Farmers Denied Independent Varietal Performance Data

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“We were shocked by the decision of so many participants to all pull out of the program at once.”

Rob Pettinger

Manitoba Canola Growers Association

alberta canola growers association release

The recent refusals of several Canadian canola seed developers to enter their varieties in the Prairie Canola Variety Trials (PCVT) this year is extremely disappointing to the Alberta Canola Producers Commission (ACPC), the Saskatchewan Canola Development Commission (SaskCanola) and the Manitoba Canola Growers Association (MCGA).

The PCVT data, the mainstay of the various provincial seed guides, is administered by the Canola Council of Canada and is the only source of independent, science-based, third party canola variety comparison data in Canada. The PCVT have been cancelled for 2010 as not enough canola varieties were entered into the trials by the canola developers.

“This data is the most sought-after information by canola growers in developing their annual crop plans.” says Sask-Canola Chair Wayne Bacon of Kinistino, Saskatchewan. “To only have company-created data is unacceptable to every single grower that our organizations have ever talked to about this. “

“Certified canola seed is a significant expense for growers,” states ACPC Chair Kevin Bender who farms near Bentley, Alberta. “Growers need an independent source of information to help ensure their investment in canola seed is a wise one.”

The PCVT are designed to compare the genetic potential of the seed using randomized, replicated small-plot trials across the prairies.

“Some of the companies have raised concerns that the PCVT do not adequately represent their herbicide-seed combinations while others are unhappy with the size of the plots,” says MCGA President Rob Pettinger from his farm near Elgin, Manitoba. “The industry had been discussing these concerns over the winter and exploring options. We were shocked by the decision of so many participants to all pull out of the program at once.”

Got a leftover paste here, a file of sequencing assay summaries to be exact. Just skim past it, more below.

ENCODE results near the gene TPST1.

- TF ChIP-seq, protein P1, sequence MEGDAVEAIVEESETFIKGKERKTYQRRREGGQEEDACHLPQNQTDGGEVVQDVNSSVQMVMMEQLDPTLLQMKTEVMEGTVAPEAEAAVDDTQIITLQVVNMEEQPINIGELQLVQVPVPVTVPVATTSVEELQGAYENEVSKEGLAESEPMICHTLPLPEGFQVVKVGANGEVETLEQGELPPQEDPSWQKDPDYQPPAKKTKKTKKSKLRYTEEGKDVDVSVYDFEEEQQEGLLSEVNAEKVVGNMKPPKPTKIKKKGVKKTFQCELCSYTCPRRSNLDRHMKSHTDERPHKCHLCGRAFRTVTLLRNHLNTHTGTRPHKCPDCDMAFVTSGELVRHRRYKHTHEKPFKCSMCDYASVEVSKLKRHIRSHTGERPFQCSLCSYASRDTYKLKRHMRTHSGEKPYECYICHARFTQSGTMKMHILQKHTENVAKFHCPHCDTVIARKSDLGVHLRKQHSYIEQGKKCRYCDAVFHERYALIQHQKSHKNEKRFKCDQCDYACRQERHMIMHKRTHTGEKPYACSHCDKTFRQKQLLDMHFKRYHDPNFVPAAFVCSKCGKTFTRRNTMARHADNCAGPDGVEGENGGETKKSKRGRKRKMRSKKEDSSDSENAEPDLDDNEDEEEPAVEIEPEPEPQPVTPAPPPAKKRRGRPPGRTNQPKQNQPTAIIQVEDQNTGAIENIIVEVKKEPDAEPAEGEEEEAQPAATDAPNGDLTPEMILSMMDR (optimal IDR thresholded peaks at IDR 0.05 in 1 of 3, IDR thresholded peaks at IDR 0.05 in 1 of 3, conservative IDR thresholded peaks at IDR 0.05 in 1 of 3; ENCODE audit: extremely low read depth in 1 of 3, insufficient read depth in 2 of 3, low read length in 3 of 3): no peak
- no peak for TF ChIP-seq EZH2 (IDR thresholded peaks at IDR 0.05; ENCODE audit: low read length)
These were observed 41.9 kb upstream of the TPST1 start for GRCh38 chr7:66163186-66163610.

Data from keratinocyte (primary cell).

Bacon, Bender and Pettinger said their organizations will work with the canola seed industry to ensure the PCVT continue in 2011. They agreed that varietal performance comparisons are essential, because making well informed seed decisions is important to all growers.

The Prairie Canola Variety Trials (PCVT) are co-ordinated by the Canola Council of Canada (CCC) as a service to canola growers. Entry by companies into PCVT is voluntary and they primarily feature commercially available varieties.

The PCVT compare genetics under standard plots, a standardized protocol, and the same environmental conditions. In 2009, trials were conducted by seed companies, government researchers, and independent contractors in three growing season zones across the prairies – short, mid, and long season. Test plots were kept weed-free using conventional herbicides. Herbicide-tolerant varieties were not sprayed with their companion herbicides.

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